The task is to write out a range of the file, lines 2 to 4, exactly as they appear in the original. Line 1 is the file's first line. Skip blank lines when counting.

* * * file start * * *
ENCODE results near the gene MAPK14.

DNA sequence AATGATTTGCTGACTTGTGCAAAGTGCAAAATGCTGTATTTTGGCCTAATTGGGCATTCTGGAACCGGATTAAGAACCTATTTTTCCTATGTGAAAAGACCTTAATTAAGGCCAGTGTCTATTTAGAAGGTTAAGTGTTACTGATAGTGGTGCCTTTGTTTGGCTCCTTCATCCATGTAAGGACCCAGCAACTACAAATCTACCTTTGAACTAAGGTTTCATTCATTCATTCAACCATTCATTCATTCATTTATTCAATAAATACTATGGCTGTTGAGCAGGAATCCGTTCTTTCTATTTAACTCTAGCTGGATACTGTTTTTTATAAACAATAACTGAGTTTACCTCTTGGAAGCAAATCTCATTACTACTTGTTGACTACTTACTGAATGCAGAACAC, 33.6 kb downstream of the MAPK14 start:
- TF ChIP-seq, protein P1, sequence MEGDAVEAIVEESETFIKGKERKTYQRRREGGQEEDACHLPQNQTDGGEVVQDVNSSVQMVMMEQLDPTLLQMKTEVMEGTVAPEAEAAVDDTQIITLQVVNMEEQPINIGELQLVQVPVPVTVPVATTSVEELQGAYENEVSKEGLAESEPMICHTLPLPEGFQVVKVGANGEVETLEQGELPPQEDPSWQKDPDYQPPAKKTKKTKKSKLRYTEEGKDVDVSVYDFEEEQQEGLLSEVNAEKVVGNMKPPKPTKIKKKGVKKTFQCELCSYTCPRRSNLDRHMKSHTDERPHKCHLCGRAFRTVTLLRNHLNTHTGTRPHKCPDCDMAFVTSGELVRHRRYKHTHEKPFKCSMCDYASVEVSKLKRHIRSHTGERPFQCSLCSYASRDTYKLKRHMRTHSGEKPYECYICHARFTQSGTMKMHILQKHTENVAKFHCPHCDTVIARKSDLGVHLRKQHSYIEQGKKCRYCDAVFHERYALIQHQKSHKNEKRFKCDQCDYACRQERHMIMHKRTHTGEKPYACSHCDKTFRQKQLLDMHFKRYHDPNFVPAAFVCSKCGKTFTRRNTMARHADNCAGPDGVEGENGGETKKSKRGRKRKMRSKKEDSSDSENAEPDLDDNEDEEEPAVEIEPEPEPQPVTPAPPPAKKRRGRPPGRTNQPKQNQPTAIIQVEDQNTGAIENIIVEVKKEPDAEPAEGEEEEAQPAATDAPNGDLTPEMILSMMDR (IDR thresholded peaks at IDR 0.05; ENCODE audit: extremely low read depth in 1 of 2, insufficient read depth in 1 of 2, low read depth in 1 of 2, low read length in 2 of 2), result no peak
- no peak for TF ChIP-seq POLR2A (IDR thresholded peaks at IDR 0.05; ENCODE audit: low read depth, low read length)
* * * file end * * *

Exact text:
DNA sequence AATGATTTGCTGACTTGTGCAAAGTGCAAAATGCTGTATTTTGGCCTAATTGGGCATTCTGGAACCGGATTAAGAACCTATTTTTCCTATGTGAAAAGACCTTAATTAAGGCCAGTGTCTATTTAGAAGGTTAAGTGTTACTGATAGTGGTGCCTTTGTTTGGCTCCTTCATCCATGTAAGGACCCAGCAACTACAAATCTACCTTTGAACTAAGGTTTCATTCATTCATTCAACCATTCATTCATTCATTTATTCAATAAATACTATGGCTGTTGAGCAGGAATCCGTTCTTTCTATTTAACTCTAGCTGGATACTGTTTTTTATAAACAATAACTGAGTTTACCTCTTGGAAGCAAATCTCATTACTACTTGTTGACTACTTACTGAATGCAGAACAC, 33.6 kb downstream of the MAPK14 start:
- TF ChIP-seq, protein P1, sequence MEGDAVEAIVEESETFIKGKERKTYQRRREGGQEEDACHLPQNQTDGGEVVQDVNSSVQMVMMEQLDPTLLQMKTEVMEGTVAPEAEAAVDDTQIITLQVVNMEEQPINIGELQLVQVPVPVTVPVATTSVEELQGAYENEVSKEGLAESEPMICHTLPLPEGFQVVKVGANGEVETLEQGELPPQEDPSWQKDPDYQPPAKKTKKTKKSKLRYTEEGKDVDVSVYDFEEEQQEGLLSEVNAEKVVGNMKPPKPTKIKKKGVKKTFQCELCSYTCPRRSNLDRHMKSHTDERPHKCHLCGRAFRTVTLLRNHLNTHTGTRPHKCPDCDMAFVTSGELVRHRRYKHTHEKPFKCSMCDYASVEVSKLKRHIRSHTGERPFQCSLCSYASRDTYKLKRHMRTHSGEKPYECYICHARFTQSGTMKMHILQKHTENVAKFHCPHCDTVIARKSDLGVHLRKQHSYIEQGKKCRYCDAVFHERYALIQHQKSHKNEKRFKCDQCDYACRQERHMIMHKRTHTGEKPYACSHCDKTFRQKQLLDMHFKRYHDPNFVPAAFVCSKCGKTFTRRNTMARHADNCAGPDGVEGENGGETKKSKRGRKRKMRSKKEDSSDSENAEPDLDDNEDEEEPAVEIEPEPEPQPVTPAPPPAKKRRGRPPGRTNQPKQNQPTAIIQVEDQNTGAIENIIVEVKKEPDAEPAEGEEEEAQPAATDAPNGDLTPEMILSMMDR (IDR thresholded peaks at IDR 0.05; ENCODE audit: extremely low read depth in 1 of 2, insufficient read depth in 1 of 2, low read depth in 1 of 2, low read length in 2 of 2), result no peak
- no peak for TF ChIP-seq POLR2A (IDR thresholded peaks at IDR 0.05; ENCODE audit: low read depth, low read length)